Is it going to be available on D&D Beyond? Roll20? Fantasy Grounds?
It’s not official content and will not be on D&D Beyond, for a host of different reasons. We are exploring the possibility of conversions on other online platforms. At the moment it is only available on the DM’s Guild.
What parts of Exploring Eberron were ideas you’d had for years as opposed to ideas you developed while writing the book?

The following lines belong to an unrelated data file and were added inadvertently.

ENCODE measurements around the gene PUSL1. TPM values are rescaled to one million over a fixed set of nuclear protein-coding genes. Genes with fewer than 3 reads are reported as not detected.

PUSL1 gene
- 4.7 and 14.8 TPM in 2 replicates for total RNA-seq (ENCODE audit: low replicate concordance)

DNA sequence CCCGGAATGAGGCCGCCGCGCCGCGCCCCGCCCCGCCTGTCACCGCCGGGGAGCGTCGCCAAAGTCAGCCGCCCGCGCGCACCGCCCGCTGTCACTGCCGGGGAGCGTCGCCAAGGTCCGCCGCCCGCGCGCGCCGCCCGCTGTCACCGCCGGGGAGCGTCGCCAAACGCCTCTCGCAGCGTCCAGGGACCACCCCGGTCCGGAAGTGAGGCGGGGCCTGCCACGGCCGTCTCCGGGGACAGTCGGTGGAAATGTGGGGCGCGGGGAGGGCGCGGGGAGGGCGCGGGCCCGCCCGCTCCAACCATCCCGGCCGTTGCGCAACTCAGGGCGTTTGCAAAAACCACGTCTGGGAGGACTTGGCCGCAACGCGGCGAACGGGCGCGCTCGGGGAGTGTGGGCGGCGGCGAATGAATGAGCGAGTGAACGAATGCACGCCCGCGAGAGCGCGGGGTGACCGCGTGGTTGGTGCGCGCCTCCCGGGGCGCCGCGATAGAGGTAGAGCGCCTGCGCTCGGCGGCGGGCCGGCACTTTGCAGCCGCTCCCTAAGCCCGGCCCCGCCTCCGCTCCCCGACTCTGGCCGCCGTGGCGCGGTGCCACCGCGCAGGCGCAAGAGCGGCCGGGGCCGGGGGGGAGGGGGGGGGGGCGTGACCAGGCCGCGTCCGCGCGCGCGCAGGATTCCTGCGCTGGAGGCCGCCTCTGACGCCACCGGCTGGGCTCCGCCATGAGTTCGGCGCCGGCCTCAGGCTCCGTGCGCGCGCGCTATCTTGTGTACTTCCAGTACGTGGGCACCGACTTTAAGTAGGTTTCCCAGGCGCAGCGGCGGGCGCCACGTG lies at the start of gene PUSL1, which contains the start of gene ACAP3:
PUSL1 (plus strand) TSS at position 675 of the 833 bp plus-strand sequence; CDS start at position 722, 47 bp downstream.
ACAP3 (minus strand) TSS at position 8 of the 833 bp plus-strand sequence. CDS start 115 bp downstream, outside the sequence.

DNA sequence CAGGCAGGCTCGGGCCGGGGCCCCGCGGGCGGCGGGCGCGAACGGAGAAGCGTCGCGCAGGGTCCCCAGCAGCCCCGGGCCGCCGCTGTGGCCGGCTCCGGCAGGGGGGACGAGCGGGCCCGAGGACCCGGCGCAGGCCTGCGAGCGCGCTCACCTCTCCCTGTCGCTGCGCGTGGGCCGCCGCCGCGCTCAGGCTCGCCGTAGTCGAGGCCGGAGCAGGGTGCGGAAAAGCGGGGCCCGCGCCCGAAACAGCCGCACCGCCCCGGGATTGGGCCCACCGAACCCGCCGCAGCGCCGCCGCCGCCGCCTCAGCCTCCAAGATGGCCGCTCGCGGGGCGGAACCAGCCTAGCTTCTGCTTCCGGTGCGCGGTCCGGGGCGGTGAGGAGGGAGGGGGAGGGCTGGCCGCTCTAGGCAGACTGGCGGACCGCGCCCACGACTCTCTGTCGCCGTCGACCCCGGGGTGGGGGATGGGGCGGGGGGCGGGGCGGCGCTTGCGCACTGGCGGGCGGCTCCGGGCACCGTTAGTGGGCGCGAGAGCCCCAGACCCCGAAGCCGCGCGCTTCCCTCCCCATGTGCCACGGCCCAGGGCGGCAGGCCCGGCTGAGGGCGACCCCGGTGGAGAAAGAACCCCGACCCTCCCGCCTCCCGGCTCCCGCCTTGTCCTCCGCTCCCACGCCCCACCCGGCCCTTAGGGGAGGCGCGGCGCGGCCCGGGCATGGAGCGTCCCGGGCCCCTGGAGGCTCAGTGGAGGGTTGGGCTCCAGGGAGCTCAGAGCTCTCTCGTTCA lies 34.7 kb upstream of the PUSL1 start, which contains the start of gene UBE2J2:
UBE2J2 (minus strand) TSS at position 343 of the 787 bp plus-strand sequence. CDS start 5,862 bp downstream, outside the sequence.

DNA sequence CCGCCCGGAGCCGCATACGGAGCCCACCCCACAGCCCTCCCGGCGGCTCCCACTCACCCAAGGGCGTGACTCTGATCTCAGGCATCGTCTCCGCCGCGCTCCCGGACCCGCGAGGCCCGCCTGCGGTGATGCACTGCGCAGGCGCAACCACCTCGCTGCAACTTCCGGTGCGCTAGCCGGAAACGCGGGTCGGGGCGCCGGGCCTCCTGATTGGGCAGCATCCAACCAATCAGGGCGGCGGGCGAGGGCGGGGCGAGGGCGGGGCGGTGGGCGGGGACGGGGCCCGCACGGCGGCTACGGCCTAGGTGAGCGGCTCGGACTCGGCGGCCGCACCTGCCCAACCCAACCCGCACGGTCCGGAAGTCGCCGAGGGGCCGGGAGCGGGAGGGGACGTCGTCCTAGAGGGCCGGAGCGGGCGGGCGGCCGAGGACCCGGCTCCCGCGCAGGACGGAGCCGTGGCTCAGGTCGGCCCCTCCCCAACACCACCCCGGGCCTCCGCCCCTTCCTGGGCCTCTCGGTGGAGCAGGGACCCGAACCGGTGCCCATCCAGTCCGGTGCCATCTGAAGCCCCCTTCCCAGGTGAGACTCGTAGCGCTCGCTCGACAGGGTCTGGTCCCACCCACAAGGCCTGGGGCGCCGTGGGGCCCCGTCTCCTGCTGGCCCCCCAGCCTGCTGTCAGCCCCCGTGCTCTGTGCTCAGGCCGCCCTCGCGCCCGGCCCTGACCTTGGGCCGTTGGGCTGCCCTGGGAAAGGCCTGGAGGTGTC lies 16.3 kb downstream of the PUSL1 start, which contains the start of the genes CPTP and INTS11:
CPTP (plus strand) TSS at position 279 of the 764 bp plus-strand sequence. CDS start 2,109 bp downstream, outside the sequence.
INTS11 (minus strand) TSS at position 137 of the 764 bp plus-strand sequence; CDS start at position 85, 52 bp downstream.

It’s not quite so clear cut. Almost all of the topics in Exploring Eberron are subjects I’ve wanted to write about for a decade. I sketched out the Thunder Sea—with the balance of power between the powerful Sahuagin nation and the sea elf colony, with the neutral, nomadic merfolk—as part of the setting bible in 2003; that setting bible likewise included the idea of the nation of monsters that eventually became Droaam, and the idea of the goblins having lost a great empire. I developed the planes with Bill Slavicsek, James Wyatt, and Chris Perkins as we developed the ECS in 2004. But all I had were the basic IDEAS. I didn’t work out the SPECIFICS of the Sahuagin nation or name the noble line of sea elves. We knew Fernia was the Sea of Fire, but back in 2004 we DIDN’T know exactly how it differed from the elemental planes.